U.S. Senator Cory Booker (D-NJ) and Senate Minority Leader Chuck Schumer (D-NY) speak at a press conference after the Democrats’ weekly weekly political luncheon on the United States Capitol on March 23, June 2020 in Washington, DC.
Alex Wong | fake pictures
Senate Democrats blocked the advance of a Republican police reform bill on Wednesday as they demand bipartisan talks on a plan to review law enforcement during a national protest against brutality and racism.
The legislation, led by Republican Senator Tim Scott of South Carolina, did not obtain the 60 votes necessary to advance the debate. Failed by a 55-45 margin. Because Democrats argued that the measure did not go far enough to eradicate flaws in police surveillance, Republicans argued that they should vote to move forward with it in order to formally propose amendments.
“If you don’t think we’re right, do better. Don’t walk,” Scott, one of the three black senators, said before the vote. “Vote on the motion to proceed so that we have a chance to confront this very real threat to the United States, which is civil, balanced.”
Senator Tim Scott, a Republican from South Carolina, listens during a press conference at the United States Capitol in Washington, DC, USA. USA, Wednesday June 17, 2020.
Al Drago | Bloomberg | fake pictures
Wednesday’s impasse leaves Congress no closer to passing any police reform legislation during the biggest public push for change in decades. During weeks of protests after police killed George Floyd, a 46-year-old black man, in Minneapolis last month, certain cities and states have taken initial steps to reform the apartments.
But divided Congress, although limited in the change it can bring at the local level, has not yet passed a bill to respond to the crisis.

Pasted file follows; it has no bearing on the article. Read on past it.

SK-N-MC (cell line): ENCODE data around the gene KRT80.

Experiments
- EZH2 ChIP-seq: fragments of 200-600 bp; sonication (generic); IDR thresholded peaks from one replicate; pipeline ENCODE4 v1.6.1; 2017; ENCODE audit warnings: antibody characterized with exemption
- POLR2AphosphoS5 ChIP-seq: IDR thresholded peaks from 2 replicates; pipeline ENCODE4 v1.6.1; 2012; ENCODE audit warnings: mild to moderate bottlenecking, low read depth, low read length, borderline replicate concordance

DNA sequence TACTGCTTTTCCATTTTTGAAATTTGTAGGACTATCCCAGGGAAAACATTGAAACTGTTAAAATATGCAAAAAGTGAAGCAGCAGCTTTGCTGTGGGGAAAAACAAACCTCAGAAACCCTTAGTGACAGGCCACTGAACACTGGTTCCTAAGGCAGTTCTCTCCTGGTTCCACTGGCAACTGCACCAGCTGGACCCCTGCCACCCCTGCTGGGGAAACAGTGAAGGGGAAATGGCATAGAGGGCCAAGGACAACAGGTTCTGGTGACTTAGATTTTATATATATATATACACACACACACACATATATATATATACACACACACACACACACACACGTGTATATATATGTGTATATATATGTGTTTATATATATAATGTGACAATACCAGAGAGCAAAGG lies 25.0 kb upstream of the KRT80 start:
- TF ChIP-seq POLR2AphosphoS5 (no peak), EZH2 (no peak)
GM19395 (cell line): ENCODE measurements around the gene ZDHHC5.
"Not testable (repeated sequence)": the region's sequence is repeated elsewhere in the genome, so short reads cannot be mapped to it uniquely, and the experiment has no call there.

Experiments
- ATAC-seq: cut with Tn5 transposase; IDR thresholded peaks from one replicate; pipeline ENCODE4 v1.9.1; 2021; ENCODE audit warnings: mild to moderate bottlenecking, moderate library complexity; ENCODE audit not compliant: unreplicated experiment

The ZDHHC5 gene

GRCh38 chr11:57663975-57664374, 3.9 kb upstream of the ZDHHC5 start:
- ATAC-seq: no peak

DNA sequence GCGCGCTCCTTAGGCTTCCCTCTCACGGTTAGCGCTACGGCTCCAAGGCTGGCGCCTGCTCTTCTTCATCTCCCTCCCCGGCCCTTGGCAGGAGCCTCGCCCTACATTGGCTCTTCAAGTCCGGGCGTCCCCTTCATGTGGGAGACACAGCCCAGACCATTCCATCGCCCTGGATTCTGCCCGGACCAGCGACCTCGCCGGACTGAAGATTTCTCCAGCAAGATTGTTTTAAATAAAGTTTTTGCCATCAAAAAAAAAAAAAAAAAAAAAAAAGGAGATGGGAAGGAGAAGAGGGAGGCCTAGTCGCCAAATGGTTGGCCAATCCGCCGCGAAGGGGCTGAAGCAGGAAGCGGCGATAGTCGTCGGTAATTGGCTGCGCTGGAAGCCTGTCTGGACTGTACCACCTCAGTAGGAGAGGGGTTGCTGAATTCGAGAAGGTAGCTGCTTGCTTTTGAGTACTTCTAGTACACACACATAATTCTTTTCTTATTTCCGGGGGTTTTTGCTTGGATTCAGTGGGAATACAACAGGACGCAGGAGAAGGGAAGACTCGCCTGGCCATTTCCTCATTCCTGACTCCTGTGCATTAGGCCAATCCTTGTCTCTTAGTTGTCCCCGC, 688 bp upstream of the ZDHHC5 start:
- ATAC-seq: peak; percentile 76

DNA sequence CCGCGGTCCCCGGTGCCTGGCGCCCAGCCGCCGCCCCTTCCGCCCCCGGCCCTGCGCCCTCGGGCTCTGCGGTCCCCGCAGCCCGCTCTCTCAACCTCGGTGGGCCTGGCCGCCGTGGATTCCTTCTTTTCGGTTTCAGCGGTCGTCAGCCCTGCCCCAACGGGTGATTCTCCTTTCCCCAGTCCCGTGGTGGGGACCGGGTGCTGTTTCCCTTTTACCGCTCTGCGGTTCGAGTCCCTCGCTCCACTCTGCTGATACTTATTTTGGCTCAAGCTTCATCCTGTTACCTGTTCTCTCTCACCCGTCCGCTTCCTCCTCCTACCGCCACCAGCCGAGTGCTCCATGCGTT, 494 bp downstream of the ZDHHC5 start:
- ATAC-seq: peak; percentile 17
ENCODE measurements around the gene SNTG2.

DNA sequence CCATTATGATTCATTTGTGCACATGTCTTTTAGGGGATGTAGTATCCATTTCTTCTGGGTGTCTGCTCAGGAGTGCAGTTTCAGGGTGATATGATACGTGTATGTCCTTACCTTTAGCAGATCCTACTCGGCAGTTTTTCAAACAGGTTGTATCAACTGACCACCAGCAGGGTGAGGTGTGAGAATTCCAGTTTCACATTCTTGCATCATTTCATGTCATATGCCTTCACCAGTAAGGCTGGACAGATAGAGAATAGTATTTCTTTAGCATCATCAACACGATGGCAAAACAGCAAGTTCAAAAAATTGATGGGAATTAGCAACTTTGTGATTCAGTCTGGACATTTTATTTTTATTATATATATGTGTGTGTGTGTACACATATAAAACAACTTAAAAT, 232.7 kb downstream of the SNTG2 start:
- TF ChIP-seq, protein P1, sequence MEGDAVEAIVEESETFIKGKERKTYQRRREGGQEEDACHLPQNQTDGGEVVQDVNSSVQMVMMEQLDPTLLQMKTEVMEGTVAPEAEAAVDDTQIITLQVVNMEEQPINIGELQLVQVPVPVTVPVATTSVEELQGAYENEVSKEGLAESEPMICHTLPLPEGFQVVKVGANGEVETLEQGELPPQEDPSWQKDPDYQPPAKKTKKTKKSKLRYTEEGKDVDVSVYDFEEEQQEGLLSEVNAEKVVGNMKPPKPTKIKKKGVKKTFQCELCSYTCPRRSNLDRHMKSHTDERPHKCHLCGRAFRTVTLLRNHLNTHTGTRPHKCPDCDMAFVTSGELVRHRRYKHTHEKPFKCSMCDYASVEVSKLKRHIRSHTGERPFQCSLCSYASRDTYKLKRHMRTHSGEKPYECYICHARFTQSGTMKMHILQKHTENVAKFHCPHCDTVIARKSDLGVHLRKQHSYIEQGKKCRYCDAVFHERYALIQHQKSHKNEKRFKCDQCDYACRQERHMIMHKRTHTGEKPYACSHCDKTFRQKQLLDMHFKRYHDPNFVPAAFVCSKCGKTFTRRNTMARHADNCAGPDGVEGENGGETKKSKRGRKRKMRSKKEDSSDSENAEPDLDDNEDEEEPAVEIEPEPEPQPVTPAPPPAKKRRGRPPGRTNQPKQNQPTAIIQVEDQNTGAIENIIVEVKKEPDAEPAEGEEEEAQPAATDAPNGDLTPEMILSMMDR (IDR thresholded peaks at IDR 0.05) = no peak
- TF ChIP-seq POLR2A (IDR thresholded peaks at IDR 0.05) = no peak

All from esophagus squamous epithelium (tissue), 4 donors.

Speaking earlier Wednesday, Senate Minority Leader Chuck Schumer said “it is not realistic” to try to fix the problems in the Republican bill through amendments. He called for bipartisan talks to draft a police reform bill that would have to go through the Senate Judiciary Committee.
“After this bill expires, there should be bipartisan discussions aiming to unite a constructive starting point for police reform … And I have no doubt that we could come up with a bill that is ready to speak. in a few weeks, “said the New York Democrat.
Democratic and Republican plans differ on several key fronts. The Democratic proposal would weaken “qualified immunity” protections for the police and facilitate prosecution of officers who commit abuse. The Republican bill would not.
Democratic legislation would ban the use of choke and search warrants at the federal level and would link state and local funding to the ban on the practices. The Republican bill would make certain exceptions to a choke ban, and would instead require further collection of data on the use of arrest warrants.
While Democrats argue that their bill takes more serious reform measures than the Republican Party’s proposal, their plan does not respond to calls by activists to cut police funds and redirect money to social services.
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